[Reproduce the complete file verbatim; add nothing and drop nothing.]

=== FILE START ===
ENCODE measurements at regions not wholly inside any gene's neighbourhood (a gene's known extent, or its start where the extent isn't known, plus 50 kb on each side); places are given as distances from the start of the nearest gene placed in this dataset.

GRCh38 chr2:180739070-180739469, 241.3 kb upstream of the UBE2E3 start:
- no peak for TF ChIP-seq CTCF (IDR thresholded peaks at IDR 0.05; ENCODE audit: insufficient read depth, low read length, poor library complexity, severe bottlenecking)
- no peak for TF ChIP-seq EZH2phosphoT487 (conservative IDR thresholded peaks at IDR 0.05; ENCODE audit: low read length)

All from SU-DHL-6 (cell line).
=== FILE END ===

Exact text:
ENCODE measurements at regions not wholly inside any gene's neighbourhood (a gene's known extent, or its start where the extent isn't known, plus 50 kb on each side); places are given as distances from the start of the nearest gene placed in this dataset.

GRCh38 chr2:180739070-180739469, 241.3 kb upstream of the UBE2E3 start:
- no peak for TF ChIP-seq CTCF (IDR thresholded peaks at IDR 0.05; ENCODE audit: insufficient read depth, low read length, poor library complexity, severe bottlenecking)
- no peak for TF ChIP-seq EZH2phosphoT487 (conservative IDR thresholded peaks at IDR 0.05; ENCODE audit: low read length)

All from SU-DHL-6 (cell line).